This anthology’s story began in May 2000, when the National Storytelling Network (NSN) published Red Hot and Cool Cool Mamas, an issue of their bi-monthly publication, Storytelling Magazine. Guest-edited by Carol Birch, it featured stories by and about women of the storytelling revival community. I phoned the NSN and asked if anyone had volunteered to guest-edit an issue by men. 
   The voice on the line sounded surprised: “What a concept!”
   I called it The Men’s Issue. 
   My call for submissions to the men of the storytelling revival movement asked each to send me a true story about something that had happened to him, could only have happened to a man, and showed who men are. I received 75 submissions and culled 11 for the issue, which had a cover date of March 2001. The NSN printed 4,000 copies and mailed them to the association’s 3,500 members, leaving a print overrun of 500 copies.
   Those 500 copies sold out in two months. They had to order another thousand to keep up with continuing demand.
    And who was buying them? Who wanted to know who men are?
   One woman called with an order saying, “I couldn’t put the issue down, my heart was beating so.” Another phoned to say, “I had to put the issue down after each story, my heart was racing.” A mother of two called to order ten copies: “Four for my nephews, three for my brothers, two for my sons, and one … for my lover.”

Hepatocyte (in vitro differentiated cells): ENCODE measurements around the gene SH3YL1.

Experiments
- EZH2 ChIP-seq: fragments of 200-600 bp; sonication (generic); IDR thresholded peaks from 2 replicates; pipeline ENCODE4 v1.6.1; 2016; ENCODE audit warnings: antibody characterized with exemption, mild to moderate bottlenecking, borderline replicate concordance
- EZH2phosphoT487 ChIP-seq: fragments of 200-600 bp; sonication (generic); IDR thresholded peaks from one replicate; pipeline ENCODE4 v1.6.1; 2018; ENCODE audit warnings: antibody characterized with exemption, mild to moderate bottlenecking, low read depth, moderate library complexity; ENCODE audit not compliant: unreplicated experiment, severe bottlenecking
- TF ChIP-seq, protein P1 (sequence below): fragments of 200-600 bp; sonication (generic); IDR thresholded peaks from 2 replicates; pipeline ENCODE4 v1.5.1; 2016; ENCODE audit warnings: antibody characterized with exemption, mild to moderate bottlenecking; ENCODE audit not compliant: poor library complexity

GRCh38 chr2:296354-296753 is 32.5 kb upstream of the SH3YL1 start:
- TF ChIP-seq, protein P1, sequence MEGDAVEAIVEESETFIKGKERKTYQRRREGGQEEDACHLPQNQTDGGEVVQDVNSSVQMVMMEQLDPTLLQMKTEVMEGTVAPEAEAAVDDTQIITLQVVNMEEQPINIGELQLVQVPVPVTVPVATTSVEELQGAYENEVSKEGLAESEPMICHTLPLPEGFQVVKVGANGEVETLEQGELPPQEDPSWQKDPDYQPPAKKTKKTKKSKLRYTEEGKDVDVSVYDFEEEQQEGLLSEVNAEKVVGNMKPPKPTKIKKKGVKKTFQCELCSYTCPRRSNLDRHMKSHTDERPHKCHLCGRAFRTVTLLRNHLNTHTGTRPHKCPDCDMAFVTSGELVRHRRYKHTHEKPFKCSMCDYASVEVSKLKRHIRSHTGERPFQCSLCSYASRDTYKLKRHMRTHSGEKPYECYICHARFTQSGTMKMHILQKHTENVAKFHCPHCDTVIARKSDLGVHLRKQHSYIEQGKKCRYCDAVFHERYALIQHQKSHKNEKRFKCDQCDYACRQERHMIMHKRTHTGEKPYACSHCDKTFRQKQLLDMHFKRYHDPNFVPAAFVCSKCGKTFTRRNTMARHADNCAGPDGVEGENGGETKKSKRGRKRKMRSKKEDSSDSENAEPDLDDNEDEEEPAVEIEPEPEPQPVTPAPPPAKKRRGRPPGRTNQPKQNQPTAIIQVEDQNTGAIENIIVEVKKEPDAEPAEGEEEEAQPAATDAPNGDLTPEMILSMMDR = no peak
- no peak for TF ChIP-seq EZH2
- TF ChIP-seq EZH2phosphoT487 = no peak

As The Men’s Issue was coming together, I knew that if women embraced it, I would expand the issue into an anthology of men’s stories. Heart of a Man is that embrace returned. It began in 2014 when I sent a call for submissions (and later a second) to a dozen writers’ services websites that netted 500 stories, poems, essays, lyrics, and cartoons from around the world.
   Reading them was a waterslide of surprise. When I found a piece that was guy-insightful, I asked my wife to read it. If it was meaningful to her as well, it went into the “Maybe Yes” pile, one that was subsequently sifted many times.
   I also placed a call to complete the phrase, “A man is … ” in one sentence. A hundred came in, the first from Dr. Elias Gebru in Ethiopia. His entry is on the epigraph page. And I did some reading on my own, sometimes a book a day, a pleasure.
   The works I accepted into the anthology suggested categories that became the book’s sections. The sections needed introductions, and the book, a preface and introduction. There was writing to do.
   A few women friends volunteered to beta-read the book – to peruse the manuscript before publication. Their feedback showed me, among other things, how differently women and men can perceive the same story, sentence, or word. These beta-readers had diverse, and in some cases, changing takes on individual stories. Their input was often surprising, and always invaluable.
   This anthology is an expensive publication. EVERYONE in the book is being paid. This webpage marks the beginning of a run-up to a crowd-funding campaign. During this time I’d like to bring as many folks as possible on this journey to publication. Please sign up with us at
   I hope you enjoy the chapters posted here, and if you do, please tell your friends.

Bill Amatneek

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